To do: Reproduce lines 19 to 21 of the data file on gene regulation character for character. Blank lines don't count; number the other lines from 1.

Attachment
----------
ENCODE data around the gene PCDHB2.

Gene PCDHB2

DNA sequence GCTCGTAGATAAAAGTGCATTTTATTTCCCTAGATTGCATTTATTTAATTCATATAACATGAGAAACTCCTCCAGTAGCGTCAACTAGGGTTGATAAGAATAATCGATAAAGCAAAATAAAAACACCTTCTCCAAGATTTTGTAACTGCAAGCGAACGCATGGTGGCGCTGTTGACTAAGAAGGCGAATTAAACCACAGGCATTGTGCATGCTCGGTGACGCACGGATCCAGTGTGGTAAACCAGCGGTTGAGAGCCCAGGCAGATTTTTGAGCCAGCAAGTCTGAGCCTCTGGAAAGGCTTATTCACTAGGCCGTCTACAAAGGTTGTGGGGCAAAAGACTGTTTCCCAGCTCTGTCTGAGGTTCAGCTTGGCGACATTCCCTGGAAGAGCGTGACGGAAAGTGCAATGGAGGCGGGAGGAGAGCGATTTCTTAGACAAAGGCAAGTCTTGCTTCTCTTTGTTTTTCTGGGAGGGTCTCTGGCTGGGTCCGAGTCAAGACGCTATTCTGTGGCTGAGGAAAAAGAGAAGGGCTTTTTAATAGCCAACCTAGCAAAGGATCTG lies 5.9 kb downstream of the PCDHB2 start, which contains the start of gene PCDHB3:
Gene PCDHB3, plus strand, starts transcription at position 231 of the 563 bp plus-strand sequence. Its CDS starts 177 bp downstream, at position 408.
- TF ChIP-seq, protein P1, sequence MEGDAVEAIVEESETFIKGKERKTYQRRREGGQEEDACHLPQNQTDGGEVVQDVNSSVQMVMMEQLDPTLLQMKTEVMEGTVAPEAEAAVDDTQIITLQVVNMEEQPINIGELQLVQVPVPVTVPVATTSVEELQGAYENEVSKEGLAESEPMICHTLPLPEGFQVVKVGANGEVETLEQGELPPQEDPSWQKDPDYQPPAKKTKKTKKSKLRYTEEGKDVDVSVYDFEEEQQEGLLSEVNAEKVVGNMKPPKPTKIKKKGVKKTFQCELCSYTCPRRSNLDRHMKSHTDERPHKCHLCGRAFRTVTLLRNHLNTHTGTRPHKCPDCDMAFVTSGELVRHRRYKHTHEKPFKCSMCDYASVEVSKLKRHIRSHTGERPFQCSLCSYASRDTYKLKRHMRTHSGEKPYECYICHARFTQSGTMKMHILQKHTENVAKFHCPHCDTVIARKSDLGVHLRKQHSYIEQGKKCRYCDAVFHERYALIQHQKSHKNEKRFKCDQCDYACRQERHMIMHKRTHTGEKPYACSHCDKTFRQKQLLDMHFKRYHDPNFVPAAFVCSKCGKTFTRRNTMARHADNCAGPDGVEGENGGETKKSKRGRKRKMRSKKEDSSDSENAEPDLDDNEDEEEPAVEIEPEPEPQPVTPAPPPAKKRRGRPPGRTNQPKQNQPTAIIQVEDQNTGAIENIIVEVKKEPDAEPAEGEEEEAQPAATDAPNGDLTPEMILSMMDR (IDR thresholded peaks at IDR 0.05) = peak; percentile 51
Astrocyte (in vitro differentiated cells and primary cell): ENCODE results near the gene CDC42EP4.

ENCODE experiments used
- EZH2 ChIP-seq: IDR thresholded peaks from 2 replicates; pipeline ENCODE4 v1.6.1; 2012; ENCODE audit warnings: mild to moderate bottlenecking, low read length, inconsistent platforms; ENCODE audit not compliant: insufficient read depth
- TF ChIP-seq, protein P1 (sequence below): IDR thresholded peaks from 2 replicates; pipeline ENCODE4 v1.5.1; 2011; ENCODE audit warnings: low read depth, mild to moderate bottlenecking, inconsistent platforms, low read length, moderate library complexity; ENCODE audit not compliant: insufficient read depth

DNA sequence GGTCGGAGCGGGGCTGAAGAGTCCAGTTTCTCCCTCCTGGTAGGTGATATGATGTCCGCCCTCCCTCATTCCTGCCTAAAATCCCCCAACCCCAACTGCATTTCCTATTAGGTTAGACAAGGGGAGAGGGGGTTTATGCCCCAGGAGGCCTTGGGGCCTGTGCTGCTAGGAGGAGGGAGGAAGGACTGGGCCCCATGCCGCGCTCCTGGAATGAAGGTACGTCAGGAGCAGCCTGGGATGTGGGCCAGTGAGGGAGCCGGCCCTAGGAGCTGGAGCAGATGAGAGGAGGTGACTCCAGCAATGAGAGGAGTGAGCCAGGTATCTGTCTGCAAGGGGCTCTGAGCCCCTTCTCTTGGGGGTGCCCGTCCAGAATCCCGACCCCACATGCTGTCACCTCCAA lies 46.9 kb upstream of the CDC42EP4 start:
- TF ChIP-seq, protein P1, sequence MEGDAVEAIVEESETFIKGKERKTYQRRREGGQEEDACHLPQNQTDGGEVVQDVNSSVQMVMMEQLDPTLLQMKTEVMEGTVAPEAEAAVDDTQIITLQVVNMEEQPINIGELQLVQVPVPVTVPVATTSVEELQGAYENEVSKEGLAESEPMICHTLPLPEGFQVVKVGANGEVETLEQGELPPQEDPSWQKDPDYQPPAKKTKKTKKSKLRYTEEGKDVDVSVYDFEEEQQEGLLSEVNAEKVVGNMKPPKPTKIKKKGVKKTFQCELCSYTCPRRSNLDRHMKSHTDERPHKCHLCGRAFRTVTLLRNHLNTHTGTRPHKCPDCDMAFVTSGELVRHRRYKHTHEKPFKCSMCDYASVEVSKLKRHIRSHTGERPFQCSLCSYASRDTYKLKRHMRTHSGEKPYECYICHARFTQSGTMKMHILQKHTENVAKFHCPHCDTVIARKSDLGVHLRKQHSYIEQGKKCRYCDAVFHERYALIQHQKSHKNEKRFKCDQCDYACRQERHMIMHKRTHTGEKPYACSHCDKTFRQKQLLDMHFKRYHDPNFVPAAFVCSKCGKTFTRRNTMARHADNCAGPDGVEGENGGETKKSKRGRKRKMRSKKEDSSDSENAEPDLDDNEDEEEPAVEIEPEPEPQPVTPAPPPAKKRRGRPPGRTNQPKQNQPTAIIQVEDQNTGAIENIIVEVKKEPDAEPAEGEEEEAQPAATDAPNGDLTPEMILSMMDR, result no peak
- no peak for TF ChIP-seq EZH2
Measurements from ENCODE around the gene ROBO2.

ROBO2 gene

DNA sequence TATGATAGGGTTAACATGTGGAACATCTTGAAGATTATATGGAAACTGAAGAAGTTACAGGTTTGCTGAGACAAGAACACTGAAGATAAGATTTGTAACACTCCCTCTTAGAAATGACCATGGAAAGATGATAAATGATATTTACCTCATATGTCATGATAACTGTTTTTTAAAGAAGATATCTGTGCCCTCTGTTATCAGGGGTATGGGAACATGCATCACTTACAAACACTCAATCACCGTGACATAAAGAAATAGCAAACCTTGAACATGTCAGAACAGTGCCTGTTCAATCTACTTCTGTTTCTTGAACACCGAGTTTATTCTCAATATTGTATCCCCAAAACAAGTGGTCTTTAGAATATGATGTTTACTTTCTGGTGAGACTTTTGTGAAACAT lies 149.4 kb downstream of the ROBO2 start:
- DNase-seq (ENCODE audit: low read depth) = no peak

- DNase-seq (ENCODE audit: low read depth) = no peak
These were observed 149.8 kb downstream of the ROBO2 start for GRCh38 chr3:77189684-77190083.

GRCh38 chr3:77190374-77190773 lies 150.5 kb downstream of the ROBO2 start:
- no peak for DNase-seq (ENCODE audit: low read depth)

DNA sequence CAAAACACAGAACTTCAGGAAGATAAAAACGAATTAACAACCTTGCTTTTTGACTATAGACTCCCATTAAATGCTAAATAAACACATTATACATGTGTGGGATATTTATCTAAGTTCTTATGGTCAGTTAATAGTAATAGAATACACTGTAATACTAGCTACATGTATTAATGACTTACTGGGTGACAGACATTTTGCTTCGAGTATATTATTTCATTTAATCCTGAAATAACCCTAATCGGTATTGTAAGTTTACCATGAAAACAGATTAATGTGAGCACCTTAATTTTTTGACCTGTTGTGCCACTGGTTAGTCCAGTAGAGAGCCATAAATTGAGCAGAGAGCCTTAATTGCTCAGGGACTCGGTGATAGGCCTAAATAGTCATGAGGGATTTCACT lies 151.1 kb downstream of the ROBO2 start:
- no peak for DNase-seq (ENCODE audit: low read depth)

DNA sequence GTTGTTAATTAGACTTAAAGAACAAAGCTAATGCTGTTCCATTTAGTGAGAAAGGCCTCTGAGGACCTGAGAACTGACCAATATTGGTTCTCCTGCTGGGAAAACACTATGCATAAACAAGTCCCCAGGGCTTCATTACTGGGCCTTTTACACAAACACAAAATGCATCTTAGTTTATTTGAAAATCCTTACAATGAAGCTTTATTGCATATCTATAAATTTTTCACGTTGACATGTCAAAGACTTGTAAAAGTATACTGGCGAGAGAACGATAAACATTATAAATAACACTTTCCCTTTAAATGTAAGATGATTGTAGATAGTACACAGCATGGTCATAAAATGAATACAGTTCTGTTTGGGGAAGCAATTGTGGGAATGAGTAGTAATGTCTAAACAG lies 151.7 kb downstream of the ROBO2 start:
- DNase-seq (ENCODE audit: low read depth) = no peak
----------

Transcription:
GRCh38 chr3:77190374-77190773 lies 150.5 kb downstream of the ROBO2 start:
- no peak for DNase-seq (ENCODE audit: low read depth)

DNA sequence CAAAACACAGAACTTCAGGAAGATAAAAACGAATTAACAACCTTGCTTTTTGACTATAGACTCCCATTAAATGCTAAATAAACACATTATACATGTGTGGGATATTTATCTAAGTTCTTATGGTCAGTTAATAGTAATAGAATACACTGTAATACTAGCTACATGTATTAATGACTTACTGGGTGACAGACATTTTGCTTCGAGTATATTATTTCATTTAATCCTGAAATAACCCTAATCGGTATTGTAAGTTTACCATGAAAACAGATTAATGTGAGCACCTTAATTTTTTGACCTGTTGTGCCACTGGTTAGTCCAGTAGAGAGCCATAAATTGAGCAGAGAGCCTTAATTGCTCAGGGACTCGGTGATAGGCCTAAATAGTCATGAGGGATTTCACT lies 151.1 kb downstream of the ROBO2 start: